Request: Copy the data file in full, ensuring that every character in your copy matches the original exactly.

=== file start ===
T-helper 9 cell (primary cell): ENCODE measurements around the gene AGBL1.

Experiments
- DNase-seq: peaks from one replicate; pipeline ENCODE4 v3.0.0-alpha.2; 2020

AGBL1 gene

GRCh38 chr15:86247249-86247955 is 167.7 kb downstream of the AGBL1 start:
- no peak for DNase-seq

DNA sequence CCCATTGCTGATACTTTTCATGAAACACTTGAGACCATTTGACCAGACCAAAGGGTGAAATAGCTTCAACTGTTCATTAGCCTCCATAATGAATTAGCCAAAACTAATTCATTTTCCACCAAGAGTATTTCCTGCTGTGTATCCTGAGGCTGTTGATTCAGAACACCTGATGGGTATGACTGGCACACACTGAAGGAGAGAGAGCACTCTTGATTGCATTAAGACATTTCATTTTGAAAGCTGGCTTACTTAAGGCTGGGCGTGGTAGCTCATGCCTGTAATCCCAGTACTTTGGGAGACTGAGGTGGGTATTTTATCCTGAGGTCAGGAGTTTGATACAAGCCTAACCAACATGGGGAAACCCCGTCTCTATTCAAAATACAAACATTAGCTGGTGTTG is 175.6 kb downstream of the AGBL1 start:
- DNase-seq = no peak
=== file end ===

T-helper 9 cell (primary cell): ENCODE measurements around the gene AGBL1.

Experiments
- DNase-seq: peaks from one replicate; pipeline ENCODE4 v3.0.0-alpha.2; 2020

AGBL1 gene

GRCh38 chr15:86247249-86247955 is 167.7 kb downstream of the AGBL1 start:
- no peak for DNase-seq

DNA sequence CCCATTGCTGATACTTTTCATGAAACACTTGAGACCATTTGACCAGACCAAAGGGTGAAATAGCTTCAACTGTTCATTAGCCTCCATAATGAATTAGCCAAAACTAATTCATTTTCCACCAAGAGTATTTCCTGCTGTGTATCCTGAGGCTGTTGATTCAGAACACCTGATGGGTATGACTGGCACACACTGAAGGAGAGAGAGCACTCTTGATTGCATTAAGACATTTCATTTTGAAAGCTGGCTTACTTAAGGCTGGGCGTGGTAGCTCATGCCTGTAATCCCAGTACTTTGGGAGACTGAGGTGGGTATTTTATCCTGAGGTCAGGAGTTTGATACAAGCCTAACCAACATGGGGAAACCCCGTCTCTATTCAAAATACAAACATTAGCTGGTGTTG is 175.6 kb downstream of the AGBL1 start:
- DNase-seq = no peak